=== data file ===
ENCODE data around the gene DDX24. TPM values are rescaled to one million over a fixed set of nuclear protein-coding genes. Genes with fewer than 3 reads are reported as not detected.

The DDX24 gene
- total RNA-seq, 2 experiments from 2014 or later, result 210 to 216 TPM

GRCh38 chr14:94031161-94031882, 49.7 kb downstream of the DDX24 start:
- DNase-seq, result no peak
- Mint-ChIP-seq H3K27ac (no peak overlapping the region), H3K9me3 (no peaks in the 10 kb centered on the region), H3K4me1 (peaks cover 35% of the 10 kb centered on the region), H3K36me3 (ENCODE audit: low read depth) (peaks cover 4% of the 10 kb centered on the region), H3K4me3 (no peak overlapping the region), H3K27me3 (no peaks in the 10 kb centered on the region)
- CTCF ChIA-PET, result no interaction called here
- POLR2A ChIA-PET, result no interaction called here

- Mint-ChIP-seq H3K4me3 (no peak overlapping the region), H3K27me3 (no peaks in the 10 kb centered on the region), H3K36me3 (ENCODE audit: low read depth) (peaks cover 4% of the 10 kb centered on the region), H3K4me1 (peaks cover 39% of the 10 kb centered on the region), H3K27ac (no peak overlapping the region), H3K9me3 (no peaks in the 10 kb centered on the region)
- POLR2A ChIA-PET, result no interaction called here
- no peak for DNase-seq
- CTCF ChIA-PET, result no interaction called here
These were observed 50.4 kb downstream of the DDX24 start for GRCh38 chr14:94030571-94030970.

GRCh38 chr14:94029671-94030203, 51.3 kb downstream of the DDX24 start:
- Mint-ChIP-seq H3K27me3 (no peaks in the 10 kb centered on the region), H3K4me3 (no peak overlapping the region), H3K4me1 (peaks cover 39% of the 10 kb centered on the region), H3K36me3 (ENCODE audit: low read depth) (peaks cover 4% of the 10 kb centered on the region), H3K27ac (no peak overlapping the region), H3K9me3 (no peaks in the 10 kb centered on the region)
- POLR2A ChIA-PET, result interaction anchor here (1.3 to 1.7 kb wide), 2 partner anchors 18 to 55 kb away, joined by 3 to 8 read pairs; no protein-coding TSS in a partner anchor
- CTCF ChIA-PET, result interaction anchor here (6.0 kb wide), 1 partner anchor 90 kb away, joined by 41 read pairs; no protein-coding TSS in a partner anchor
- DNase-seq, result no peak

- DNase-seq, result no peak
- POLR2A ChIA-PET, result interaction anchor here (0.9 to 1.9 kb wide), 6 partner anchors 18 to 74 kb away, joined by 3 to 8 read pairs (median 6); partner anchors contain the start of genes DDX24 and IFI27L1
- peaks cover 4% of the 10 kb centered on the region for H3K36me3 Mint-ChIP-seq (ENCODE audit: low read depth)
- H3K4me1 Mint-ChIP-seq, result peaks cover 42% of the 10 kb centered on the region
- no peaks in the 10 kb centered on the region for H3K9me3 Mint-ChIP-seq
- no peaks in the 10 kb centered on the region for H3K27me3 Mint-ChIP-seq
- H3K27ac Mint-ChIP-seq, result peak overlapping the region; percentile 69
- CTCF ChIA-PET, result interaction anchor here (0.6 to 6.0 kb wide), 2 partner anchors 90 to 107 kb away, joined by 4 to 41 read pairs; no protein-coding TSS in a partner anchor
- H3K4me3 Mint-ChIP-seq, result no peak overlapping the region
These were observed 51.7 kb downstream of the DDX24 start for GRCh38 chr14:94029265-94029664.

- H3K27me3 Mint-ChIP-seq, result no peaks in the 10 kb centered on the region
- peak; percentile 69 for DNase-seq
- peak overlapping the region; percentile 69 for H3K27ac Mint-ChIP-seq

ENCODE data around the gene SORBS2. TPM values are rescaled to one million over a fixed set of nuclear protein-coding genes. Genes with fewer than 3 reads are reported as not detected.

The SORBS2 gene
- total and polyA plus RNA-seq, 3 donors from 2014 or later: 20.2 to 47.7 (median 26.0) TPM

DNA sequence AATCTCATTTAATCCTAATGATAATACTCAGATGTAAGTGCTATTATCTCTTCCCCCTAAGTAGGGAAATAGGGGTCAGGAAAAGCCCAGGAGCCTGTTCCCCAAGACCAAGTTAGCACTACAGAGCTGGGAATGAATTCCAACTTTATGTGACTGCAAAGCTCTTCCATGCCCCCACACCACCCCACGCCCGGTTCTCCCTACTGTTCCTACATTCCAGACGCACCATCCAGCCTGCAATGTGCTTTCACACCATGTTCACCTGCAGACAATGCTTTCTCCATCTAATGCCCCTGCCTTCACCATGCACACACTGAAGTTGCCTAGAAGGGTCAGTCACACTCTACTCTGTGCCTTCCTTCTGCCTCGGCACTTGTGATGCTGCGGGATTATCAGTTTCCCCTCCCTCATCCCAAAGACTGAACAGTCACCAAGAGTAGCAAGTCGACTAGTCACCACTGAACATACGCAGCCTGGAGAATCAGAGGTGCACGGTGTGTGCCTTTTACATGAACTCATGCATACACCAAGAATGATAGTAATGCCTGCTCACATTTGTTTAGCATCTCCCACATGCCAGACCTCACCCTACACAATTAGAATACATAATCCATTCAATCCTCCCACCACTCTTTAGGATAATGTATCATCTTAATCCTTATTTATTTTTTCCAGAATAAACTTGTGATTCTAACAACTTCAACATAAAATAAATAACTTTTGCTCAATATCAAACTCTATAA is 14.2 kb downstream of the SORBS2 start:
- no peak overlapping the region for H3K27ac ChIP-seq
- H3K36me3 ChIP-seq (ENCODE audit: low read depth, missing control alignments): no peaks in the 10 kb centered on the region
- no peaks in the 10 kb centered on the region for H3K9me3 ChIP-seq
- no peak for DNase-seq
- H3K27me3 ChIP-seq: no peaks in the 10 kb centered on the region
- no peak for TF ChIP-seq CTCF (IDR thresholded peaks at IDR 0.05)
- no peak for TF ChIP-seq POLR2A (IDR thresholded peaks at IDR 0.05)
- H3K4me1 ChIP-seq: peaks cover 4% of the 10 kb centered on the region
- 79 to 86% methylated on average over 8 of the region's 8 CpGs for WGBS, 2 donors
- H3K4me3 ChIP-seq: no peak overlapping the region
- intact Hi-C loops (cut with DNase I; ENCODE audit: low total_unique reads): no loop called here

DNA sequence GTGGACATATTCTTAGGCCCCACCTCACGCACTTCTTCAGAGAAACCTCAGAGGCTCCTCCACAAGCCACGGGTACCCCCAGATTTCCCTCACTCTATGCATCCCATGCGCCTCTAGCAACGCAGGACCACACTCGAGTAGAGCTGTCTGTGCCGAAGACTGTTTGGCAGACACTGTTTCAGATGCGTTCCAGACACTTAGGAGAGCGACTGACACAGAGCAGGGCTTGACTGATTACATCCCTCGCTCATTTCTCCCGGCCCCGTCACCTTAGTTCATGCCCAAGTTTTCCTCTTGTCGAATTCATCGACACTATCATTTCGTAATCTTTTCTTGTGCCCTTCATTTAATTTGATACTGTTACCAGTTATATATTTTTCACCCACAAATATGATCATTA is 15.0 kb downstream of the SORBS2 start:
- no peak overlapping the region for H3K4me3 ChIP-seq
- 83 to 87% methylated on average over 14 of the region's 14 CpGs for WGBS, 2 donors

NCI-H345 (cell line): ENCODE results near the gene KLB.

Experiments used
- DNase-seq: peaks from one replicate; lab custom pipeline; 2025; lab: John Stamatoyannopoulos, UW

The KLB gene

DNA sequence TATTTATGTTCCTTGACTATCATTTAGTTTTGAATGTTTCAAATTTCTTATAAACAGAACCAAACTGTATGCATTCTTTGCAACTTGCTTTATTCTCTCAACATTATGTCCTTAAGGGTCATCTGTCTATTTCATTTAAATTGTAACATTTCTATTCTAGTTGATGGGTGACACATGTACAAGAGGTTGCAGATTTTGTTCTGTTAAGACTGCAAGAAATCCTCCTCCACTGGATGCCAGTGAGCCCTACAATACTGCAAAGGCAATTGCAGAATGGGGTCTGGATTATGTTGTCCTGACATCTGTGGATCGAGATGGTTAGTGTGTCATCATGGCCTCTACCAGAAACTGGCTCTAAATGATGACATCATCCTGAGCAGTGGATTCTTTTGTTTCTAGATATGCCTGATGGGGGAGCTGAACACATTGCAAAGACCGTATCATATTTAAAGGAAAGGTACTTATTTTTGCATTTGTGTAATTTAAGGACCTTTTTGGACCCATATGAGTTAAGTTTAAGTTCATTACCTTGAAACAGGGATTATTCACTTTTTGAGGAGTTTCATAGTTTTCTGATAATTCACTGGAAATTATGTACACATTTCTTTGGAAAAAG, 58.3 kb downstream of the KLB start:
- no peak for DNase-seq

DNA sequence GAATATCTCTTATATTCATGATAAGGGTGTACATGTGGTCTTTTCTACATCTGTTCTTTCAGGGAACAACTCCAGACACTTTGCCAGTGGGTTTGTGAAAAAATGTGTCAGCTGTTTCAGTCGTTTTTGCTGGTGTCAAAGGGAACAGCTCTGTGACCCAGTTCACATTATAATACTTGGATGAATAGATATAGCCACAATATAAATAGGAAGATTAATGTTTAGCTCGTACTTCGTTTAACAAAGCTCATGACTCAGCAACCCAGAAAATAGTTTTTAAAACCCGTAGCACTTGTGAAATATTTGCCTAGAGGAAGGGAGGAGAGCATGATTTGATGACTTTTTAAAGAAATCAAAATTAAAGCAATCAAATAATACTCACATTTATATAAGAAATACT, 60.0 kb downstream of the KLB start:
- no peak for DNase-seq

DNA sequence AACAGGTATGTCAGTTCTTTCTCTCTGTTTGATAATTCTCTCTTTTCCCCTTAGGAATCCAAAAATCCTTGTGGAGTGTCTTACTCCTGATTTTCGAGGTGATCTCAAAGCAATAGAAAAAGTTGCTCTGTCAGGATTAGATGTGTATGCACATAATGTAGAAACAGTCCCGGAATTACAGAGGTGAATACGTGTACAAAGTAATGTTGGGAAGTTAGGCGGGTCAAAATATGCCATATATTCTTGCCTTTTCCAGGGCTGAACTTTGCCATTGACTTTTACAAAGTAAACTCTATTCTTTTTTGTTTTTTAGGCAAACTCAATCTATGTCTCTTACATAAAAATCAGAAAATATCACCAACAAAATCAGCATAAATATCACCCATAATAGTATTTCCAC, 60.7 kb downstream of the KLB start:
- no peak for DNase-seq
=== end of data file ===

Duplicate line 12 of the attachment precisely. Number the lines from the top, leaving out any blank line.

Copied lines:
- CTCF ChIA-PET, result no interaction called here